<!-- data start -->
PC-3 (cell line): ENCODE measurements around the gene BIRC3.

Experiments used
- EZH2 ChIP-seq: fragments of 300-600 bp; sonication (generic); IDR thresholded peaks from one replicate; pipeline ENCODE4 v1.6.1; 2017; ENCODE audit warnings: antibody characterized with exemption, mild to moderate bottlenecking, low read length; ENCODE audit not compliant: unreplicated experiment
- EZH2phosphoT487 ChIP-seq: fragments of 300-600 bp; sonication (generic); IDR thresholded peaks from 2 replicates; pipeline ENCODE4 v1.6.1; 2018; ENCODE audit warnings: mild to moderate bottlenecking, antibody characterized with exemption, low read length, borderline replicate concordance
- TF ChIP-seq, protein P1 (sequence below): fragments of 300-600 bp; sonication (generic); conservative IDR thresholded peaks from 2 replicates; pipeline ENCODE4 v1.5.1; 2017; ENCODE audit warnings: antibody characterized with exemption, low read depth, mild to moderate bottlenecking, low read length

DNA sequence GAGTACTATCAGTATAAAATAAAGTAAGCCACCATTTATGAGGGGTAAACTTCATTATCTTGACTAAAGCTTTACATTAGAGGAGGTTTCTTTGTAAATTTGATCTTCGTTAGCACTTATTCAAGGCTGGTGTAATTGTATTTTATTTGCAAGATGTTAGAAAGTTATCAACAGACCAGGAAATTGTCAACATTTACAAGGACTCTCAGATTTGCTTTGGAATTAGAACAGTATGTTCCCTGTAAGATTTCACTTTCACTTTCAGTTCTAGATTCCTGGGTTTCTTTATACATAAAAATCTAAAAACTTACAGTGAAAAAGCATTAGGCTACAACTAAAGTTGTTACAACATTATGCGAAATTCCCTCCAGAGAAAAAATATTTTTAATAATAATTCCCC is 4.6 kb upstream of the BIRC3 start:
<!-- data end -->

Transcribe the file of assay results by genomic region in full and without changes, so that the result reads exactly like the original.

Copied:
PC-3 (cell line): ENCODE measurements around the gene BIRC3.

Experiments used
- EZH2 ChIP-seq: fragments of 300-600 bp; sonication (generic); IDR thresholded peaks from one replicate; pipeline ENCODE4 v1.6.1; 2017; ENCODE audit warnings: antibody characterized with exemption, mild to moderate bottlenecking, low read length; ENCODE audit not compliant: unreplicated experiment
- EZH2phosphoT487 ChIP-seq: fragments of 300-600 bp; sonication (generic); IDR thresholded peaks from 2 replicates; pipeline ENCODE4 v1.6.1; 2018; ENCODE audit warnings: mild to moderate bottlenecking, antibody characterized with exemption, low read length, borderline replicate concordance
- TF ChIP-seq, protein P1 (sequence below): fragments of 300-600 bp; sonication (generic); conservative IDR thresholded peaks from 2 replicates; pipeline ENCODE4 v1.5.1; 2017; ENCODE audit warnings: antibody characterized with exemption, low read depth, mild to moderate bottlenecking, low read length

DNA sequence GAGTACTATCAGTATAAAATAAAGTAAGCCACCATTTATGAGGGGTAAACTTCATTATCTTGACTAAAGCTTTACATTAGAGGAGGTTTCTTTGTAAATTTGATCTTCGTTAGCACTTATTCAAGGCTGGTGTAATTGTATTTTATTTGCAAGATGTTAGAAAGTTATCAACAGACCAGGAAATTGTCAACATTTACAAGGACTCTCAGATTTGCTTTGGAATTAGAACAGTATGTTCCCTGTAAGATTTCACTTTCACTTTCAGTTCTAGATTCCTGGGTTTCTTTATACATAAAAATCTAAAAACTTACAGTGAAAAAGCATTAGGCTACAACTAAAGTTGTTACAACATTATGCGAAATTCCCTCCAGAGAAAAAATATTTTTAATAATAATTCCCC is 4.6 kb upstream of the BIRC3 start: